Line Art (2)
 A simple line figure can be changed, by repetition, into unexpected pieces of art. The way the repetitions are carried out determines what the whole pattern will look like; small variations most often have large consequences. "One step aside" and "one step down" is quite obvious on checkered paper (little squares!). The pattern showing up has a square lattice making it somewhat serious and monotonous (see for instance the figures 2, 5 and 6c in Line Art (1)). It is much more exciting to have the basic pattern more or less decide for itself how it must be repeated. Take for instance a simple pattern (7a). Repetition according to a square lattice gives figure 7b.
 7. Repetition 8. Mat (image 0883) Apart from a competing pattern showing up (a kind of a four-leaved clover), the new pattern can be called quite boring. Figure 7c shows a more playful way of repeating. Free style continuation yields an intriguing pattern (8).
 At a closer look, figure 8 has not a regular lattice (in a more strict sense). The way a basic pattern has been repeated can be made visible by connecting the centres by lines; the repetition itself becomes a (basic) pattern. The repetition pattern of figure 7c is given in figure 9a, that of figure 8 in figure 9b (here, one square represents nine "little stars"). The way of repetition can now be influenced directly by changing the repetition pattern. In figure 10, a different arrangement of the squares has been chosen. "Translating" this back into the original little stars, the pattern of figure 11 arises. 9. Repetition pattern 10. Different repetition pattern (Varia 5 image 0166) 11. Doesn't work! Compared to figure 8, this "does not work" in my opinion! The better the basic pattern is able to fill up the room between the squares, the more elegant the resulting pattern will become. Here are some more examples (12, 13, 14, 15).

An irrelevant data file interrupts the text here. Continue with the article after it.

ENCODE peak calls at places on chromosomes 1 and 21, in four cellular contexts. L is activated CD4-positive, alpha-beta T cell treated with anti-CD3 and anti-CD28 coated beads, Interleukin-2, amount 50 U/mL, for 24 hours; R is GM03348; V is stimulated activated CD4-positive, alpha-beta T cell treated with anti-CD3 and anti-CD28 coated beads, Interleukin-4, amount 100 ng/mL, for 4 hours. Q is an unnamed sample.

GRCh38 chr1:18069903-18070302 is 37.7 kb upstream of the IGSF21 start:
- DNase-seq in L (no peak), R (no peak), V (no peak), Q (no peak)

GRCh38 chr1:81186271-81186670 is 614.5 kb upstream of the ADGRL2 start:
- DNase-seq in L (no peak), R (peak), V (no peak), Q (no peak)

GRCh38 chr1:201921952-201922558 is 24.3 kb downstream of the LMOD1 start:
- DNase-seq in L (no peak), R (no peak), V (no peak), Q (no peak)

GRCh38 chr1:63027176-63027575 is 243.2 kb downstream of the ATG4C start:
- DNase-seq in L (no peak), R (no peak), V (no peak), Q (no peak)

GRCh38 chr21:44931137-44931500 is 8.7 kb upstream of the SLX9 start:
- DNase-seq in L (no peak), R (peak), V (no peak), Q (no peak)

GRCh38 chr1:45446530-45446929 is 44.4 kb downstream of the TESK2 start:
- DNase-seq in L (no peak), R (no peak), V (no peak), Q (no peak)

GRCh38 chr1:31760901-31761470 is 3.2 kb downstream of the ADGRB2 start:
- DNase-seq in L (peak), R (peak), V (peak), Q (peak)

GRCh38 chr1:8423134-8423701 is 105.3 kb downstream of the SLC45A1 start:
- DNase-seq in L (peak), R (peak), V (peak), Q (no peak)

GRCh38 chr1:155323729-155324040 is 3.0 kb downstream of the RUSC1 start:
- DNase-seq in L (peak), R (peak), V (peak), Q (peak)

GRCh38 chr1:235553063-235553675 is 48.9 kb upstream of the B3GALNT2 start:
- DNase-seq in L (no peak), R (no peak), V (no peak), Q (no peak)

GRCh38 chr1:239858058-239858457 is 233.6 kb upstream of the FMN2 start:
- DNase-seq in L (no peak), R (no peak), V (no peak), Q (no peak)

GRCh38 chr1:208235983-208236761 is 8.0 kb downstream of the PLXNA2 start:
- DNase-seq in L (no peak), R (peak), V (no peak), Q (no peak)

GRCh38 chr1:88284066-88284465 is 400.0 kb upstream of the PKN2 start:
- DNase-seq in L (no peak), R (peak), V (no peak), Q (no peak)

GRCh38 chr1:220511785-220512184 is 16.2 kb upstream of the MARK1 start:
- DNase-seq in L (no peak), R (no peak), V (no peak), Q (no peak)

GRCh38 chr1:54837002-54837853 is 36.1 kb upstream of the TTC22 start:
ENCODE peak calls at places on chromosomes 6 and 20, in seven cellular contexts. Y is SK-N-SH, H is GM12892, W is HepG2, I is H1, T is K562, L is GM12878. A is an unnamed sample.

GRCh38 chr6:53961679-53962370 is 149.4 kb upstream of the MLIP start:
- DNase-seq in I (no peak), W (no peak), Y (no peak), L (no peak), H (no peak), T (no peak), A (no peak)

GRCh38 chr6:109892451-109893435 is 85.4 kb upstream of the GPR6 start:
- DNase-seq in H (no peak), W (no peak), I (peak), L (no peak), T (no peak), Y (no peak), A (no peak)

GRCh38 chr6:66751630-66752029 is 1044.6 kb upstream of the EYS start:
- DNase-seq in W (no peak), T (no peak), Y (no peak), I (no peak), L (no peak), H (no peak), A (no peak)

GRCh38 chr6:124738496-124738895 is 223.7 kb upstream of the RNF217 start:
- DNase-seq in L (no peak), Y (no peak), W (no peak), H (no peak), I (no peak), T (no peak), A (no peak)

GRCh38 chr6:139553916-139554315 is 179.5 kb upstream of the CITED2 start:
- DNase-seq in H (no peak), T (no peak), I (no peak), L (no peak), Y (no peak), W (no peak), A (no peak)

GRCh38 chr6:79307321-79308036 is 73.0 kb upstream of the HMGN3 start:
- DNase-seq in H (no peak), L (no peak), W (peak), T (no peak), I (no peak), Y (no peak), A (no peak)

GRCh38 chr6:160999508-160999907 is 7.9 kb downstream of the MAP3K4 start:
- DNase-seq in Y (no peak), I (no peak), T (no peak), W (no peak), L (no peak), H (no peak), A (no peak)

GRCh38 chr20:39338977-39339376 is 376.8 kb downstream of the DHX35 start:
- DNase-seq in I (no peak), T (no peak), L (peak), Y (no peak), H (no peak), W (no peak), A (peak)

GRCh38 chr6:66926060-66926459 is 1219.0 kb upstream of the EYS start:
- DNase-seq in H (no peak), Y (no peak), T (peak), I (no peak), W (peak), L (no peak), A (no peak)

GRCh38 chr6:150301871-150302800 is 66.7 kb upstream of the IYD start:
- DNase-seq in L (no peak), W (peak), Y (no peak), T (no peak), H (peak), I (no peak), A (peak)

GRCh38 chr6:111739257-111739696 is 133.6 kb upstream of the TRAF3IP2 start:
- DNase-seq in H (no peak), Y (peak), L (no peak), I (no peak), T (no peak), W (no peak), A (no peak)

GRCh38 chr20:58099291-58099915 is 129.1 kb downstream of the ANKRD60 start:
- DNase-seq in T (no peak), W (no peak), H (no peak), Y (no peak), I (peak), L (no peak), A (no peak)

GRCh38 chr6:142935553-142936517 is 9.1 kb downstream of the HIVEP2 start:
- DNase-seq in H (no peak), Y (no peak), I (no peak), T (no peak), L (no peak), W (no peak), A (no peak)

12. Caged (Squares 4 image 0904; to see an animation, click here) 13. Dumb-bells (Varia 9 image 0313) 14. Mask (image 0881) 15. Baron (image 0889)
 By this, the number of possible repetition patterns is by far not exhausted of course. In fact, the number of variations can be as large as in the original patterns. Here is yet another example (16, 17). (By the way, the computer screen is not really capable of representating the patterns accurately!) 16. Yet another repetition pattern 17. Four-pointed star (compare image 0885)
 If the variation of repetition patterns can be as large as of "normal" patterns, why not turn it upside down? First make a repetition pattern that looks good, and then look for a basic pattern that fits. The last example was created in this manner (18, 19). 18. Waves (Varia 8 image 0293) 19. Clew (image 0888)